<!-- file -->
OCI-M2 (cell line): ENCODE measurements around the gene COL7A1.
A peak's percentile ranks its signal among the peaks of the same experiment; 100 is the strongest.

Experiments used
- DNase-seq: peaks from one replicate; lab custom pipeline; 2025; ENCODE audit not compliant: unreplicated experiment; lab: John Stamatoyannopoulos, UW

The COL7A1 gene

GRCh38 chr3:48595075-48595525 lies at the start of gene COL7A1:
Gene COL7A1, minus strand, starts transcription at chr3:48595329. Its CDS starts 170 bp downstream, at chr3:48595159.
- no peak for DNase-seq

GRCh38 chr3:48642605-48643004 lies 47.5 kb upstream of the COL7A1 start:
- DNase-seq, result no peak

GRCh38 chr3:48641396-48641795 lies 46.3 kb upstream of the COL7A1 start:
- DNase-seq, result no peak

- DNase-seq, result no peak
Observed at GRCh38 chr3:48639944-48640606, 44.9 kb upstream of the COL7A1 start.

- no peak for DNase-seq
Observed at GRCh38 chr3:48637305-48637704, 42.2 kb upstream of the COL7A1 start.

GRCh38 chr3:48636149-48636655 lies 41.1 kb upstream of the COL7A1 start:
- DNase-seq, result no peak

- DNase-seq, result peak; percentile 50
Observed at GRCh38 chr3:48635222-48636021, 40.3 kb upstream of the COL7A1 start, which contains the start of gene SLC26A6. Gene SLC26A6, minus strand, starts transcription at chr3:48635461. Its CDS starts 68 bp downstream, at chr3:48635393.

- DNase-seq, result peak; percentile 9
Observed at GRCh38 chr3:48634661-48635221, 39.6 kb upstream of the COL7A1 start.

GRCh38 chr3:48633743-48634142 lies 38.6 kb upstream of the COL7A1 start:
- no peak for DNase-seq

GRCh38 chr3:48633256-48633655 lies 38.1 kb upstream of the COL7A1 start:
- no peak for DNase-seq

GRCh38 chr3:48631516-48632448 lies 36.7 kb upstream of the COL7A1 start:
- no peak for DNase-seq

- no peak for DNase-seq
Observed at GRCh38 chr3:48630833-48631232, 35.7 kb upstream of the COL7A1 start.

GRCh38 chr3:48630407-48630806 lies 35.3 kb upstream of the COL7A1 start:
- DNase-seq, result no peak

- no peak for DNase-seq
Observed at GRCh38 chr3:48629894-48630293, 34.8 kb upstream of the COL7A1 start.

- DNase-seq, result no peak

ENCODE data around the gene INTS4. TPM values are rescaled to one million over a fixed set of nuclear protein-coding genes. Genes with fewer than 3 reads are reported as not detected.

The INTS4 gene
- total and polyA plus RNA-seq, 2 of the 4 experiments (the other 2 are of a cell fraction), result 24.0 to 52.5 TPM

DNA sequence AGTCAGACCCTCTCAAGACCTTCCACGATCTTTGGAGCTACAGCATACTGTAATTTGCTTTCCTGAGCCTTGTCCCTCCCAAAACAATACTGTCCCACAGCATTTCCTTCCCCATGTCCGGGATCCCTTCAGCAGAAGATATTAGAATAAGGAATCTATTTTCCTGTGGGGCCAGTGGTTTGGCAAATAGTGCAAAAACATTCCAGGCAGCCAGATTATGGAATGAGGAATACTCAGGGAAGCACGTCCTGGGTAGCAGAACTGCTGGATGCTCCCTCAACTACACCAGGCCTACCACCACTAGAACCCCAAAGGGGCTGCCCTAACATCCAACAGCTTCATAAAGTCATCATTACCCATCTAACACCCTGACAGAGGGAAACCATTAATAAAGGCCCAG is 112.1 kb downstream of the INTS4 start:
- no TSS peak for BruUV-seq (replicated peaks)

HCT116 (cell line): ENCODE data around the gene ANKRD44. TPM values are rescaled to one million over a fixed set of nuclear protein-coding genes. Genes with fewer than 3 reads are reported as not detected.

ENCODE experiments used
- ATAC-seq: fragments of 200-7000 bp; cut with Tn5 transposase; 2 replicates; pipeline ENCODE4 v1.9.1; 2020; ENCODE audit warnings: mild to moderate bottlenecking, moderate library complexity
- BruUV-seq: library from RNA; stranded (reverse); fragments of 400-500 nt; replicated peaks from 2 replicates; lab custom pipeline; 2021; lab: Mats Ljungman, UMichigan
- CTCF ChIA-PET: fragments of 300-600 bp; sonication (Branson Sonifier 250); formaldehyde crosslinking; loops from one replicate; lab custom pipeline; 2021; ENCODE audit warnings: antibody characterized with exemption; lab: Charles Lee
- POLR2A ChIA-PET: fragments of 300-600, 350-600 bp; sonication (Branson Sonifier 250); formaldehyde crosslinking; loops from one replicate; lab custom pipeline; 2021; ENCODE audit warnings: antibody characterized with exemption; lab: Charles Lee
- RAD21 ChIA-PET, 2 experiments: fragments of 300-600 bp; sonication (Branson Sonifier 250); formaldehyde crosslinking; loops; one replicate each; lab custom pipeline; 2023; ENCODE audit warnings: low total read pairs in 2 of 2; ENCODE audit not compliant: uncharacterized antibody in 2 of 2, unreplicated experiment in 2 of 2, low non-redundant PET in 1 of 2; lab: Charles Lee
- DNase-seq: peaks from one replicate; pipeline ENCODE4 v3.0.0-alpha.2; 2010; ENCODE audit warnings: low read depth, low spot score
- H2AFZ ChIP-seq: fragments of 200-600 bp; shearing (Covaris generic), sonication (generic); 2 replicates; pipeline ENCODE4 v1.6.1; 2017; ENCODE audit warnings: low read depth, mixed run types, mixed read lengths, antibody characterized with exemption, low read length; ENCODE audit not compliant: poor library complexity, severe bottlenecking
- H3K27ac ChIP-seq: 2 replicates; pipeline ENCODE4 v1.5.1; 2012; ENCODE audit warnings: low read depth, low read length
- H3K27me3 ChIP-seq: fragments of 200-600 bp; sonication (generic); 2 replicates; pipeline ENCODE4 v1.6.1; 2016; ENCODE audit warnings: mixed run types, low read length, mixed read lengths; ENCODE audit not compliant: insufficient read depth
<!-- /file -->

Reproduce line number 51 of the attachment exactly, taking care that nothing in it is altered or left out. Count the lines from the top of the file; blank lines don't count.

- H3K27me3 ChIP-seq: fragments of 200-600 bp; sonication (generic); 2 replicates; pipeline ENCODE4 v1.6.1; 2016; ENCODE audit warnings: mixed run types, low read length, mixed read lengths; ENCODE audit not compliant: insufficient read depth